Crisis and Reorganization
The Salvation Army in the United States was not without crisis in the early years. During the 40 years preceding his command of the Western Territory, Gifford had remained steadfast through two major upheavals.
In 1884 Major Thomas Moore, who had been in charge of American forces, decided to withdraw to form an American organization. This “Salvation Army of America” functioned for some years, mainly in the South, but some of the key officers who had defected later came back to the parent organization.
In 1896, National Commander Ballington Booth, along with other factors, objected to a proposed transfer. Eventually he and his wife resigned, taking many officers with them, to form the “Volunteers of America.” Gifford had joined others, including Major Henry Stillwell, in a letter urging the Founder to reconsider Ballington’s reassignment. However, he was one of those who helped keep the Army together after Ballington’s defection in 1896.
Until 1886, the Pacific Coast Salvationists were considered missionaries and the group received $50 monthly from International Headquarters. After that they were under the National Commander, who was then Commissioner Frank Smith, and organized into divisions. At the end of 1900, the Pacific Coast War Cry was discontinued. Within a few years a headquarters for the Department of the West was established in Chicago, a hub of vigorous Salvation Army activity, and some sessions of West Coast cadets were trained in Chicago.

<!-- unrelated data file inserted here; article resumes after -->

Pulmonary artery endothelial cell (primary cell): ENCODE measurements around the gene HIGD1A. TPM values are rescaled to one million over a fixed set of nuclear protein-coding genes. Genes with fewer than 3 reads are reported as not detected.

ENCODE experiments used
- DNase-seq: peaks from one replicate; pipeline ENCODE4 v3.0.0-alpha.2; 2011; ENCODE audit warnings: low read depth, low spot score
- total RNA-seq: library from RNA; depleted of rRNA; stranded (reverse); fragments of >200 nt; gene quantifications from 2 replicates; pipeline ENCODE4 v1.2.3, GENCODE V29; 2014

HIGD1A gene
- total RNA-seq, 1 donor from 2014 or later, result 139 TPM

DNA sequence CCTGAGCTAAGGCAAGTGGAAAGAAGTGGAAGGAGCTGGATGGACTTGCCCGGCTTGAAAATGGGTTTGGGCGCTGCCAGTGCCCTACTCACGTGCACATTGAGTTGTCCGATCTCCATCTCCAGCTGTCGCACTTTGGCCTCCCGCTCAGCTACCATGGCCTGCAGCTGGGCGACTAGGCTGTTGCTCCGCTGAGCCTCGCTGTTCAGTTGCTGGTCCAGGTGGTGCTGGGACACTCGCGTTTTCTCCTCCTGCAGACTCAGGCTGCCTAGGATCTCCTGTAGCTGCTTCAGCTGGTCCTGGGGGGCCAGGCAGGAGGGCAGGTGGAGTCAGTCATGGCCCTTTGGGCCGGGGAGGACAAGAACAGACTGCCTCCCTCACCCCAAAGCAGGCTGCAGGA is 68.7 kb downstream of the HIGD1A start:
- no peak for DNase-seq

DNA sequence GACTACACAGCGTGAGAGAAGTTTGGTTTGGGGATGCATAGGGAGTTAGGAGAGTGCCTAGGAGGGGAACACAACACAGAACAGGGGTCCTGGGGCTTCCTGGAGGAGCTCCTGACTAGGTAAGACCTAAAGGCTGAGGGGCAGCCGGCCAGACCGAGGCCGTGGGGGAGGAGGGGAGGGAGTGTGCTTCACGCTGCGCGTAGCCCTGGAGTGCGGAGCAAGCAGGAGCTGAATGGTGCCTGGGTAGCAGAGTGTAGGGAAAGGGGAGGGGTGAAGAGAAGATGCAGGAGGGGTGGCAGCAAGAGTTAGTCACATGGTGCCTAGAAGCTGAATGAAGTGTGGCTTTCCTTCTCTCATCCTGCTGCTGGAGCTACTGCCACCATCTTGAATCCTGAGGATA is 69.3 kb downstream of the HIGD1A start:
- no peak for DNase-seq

In 1920 the 11 western states and Hawaii were set aside to make a new Western Territory with headquarters in San Francisco. At that time the Central Territory ran from Indiana to the Dakotas, including Texas, Oklahoma, Arkansas and Louisiana. The Southern Territory was not a reality until 1927, when it was formed from some parts of the Eastern and Central Territories.